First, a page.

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Think the row over £350m a week is a pointless squabble over numbers? Here’s why you’re wrong

What is your reaction to the re-ignition of the row, courtesy of an “essay” by Boris Johnson, over whether or not Britain will be able to “take back control” of £350m a week of money that currently goes to the European Union after Brexit?

Perhaps it is a weary shrug of the shoulders. “So what?” you might say. “Whatever the precise figure no one disputes we send rather a lot of cash to Europe. Why obsesses about the exact amount? Why send everyone to sleep by debating ‘gross’ and ‘net’ measurements of our contributions to the EU Budget?”

Such a reaction might be understandable. But it’s misguided. This is not an arcane squabble about numbers by people who have nothing better to do. What is at stake here is the hygiene of our public realm.

In a pluralistic political system people and parties can disagree endlessly on values and objectives. They can disagree about how to navigate the multitude of trade-offs that a country faces. They can even disagree about the interpretation of evidence.

But what a liberal political system requires to function effectively is a shared belief in certain objective realities. It demands a level of respect for non-partisan institutions such as the law courts and statistical agencies.

Those are the rules of the democratic game. Without that acceptance and institutional respect the whole ship of government is perilously unanchored and our system is thrownwide open to demagoguery.

The “£350m a week” assertion, to put it bluntly, breaks the rules of the liberal democratic game. It’s manifestly untrue that the UK sends that amount of money to the EU each week. The figure takes no account of the UK’s rebate, which takes the actual sum down to £250m a week at most. The rebate portion is never sent to the EU. Quite simply, you cannot “take back control” of money that you never relinquished control of.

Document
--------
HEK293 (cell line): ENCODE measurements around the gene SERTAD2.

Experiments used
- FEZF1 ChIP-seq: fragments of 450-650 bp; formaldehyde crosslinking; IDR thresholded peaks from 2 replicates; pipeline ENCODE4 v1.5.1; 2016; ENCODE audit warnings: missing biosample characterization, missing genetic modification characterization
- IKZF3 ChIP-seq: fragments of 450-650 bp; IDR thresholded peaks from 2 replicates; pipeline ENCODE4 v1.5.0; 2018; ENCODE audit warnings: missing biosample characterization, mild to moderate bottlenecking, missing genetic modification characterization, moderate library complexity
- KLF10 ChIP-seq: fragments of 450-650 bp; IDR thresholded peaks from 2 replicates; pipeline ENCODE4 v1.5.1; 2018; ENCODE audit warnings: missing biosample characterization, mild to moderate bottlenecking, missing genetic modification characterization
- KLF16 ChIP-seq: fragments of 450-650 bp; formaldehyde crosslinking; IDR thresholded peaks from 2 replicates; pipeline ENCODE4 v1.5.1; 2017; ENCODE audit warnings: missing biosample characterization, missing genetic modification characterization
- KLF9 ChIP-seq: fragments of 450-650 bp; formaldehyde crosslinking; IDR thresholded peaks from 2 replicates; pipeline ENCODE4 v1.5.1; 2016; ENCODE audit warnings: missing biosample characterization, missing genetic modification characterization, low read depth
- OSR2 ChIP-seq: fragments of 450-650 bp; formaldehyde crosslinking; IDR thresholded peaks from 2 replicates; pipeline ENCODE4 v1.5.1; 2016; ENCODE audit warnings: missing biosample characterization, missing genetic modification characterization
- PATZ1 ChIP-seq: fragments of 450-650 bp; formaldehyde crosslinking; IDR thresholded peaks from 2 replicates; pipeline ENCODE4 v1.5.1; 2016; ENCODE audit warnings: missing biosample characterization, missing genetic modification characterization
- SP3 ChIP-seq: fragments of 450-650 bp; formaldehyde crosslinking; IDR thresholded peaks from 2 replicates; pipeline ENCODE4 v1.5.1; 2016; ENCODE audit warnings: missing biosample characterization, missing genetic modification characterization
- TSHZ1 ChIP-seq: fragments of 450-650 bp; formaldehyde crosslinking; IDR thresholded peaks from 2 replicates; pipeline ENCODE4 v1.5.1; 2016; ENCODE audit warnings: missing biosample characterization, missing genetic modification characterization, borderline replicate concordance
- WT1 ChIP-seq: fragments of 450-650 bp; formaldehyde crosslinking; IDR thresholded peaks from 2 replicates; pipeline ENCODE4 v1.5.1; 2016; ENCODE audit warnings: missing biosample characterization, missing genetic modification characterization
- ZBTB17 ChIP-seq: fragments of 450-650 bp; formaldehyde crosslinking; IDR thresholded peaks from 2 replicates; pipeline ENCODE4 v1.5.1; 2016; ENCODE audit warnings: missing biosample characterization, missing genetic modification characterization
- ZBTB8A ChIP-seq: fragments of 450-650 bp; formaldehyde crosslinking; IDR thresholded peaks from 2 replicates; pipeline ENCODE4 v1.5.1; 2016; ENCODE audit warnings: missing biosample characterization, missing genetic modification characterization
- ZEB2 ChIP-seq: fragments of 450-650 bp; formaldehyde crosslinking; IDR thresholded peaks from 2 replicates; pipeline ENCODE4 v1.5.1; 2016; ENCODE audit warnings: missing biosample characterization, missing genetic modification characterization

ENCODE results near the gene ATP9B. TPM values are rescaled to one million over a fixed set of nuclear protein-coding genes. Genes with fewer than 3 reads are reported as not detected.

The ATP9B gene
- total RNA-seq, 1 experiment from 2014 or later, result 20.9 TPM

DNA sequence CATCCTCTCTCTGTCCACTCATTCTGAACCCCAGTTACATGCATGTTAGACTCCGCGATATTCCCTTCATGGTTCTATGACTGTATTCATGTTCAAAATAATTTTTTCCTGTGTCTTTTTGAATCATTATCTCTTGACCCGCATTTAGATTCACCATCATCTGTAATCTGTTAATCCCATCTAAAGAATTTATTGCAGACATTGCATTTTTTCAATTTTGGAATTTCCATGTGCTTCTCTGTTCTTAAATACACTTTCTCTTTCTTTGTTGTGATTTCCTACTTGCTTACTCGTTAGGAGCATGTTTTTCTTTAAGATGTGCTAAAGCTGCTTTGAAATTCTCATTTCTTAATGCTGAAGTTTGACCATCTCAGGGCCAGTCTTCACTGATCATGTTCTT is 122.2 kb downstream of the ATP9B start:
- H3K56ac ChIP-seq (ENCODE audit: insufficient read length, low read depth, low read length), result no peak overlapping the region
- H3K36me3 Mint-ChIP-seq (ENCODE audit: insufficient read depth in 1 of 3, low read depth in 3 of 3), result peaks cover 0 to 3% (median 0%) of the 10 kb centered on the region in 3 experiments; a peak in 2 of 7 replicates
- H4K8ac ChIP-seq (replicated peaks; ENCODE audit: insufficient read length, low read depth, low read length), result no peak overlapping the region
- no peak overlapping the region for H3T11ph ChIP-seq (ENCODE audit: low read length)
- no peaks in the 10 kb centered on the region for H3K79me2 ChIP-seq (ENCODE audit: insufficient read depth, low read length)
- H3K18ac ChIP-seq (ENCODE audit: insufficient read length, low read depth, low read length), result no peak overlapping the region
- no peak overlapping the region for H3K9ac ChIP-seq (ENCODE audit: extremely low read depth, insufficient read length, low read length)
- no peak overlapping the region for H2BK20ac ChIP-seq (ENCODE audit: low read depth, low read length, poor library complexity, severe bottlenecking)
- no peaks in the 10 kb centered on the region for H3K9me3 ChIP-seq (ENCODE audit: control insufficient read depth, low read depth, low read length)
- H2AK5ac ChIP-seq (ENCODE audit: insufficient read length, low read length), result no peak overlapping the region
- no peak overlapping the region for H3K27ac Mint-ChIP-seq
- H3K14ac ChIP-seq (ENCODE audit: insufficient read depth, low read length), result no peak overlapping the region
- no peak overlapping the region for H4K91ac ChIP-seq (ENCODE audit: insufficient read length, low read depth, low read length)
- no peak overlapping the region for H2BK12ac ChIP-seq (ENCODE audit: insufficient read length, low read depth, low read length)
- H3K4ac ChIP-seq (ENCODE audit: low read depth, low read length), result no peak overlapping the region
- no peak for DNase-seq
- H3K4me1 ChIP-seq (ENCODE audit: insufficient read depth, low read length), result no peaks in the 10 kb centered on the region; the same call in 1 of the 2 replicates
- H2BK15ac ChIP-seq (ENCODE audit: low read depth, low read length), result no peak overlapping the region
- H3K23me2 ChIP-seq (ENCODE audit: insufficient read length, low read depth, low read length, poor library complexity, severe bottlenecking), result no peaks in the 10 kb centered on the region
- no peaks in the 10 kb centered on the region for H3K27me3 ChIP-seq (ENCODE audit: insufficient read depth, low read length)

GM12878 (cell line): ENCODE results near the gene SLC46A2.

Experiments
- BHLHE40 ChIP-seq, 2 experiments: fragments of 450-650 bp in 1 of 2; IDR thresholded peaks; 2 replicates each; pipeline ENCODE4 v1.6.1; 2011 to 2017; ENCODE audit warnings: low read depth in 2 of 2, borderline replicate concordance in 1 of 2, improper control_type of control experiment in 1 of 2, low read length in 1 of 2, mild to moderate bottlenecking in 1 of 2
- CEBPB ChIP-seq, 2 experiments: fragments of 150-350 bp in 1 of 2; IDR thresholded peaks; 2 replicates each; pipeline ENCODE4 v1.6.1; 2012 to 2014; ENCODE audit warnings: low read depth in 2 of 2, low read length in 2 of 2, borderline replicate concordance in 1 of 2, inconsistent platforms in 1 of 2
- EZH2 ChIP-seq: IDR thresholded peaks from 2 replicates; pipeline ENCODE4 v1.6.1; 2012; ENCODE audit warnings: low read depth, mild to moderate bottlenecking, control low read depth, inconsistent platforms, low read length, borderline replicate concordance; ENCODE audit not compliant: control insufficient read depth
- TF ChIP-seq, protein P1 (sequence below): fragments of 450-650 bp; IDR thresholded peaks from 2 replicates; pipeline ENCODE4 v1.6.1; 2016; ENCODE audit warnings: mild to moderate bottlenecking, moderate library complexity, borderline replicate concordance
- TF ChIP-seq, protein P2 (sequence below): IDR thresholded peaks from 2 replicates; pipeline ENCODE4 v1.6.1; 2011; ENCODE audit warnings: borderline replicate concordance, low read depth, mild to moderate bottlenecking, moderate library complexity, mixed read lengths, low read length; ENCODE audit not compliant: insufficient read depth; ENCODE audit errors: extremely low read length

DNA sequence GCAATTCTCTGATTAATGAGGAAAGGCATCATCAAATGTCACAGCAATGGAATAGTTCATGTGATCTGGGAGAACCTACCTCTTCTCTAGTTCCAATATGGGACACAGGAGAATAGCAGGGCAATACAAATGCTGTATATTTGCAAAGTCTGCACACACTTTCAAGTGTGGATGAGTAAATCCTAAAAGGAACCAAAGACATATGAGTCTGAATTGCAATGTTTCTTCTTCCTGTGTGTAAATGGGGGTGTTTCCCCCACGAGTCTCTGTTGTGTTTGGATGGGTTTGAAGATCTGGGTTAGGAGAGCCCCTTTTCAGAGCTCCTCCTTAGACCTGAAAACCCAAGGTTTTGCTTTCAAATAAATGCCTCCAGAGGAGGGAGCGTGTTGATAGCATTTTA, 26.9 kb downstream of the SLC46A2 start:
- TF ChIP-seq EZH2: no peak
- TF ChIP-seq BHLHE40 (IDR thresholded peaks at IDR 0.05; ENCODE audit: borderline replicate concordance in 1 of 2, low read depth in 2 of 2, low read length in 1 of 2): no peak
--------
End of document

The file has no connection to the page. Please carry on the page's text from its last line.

It was a disgrace that the official Vote Leave campaign continually asserted this inflated figure in the referendum despite being informed by statisticians that it was inaccurate and misleading. And it’s even more of a disgrace when Boris Johnson dredges it up again now more than a year later.

Our political system has delineated standards in what we expect from ministers when it comes to their use of official figures. Johnson has fallen disastrously short of those standards. That is why the head of the UK’s Statistics Authority, Sir David Norgrove, publicly, and quite properly, reprimanded the Foreign Secretary for a “clear misuse of official statistics” at the weekend.

We should be clear about what is happening here. This wasn’t a mistake. Boris Johnson knows full well that the figure is simply wrong. But he asserts it anyway. Why? In part it’s probably because he wants to exaggerate and whip up public anger over transfers from UK taxpayers to foreigners at an acutely sensitive time in the Brexit negotiations. But it’s also partly because he wishes to assert his authorityover objective facts; to show that the rules don’t apply to him.

We can discern this sense of entitlement from his contrition-less response to Sir David, which reads like an attempt to intimidate the regulator. This fits a dismal pattern of behaviour. Johnson baselessly accused a previous chair of the Statistics Authority, Sir Michael Scholar, who had the temerity to rebuke him for misusing statistics when he was the London Mayor, of being a “Labour stooge”.

Johnson arrogates to himself the authority to lie with impunity. And he is prepared to smear public officials who contradict him. If this reminds you of the behaviour of Donald Trump, who consistently asserts things that are manifestly untrue and attacks those who challenge him, it should.

One popular interpretation of the row over the £350m a week claim during the referendum campaign was that it actually turned out to be a great coup for the Leave campaign because it increased the salience of the costs of EU membership in the public’s mind. It might be tempting to conclude from this that one should just ignore the noxious resurrection of the figure and focus on other aspects of Brexit. But what matters – ultimately even more than Brexit – is the health of our body politic. If we don’t fight for standards in public life, we cannot expect them to survive.


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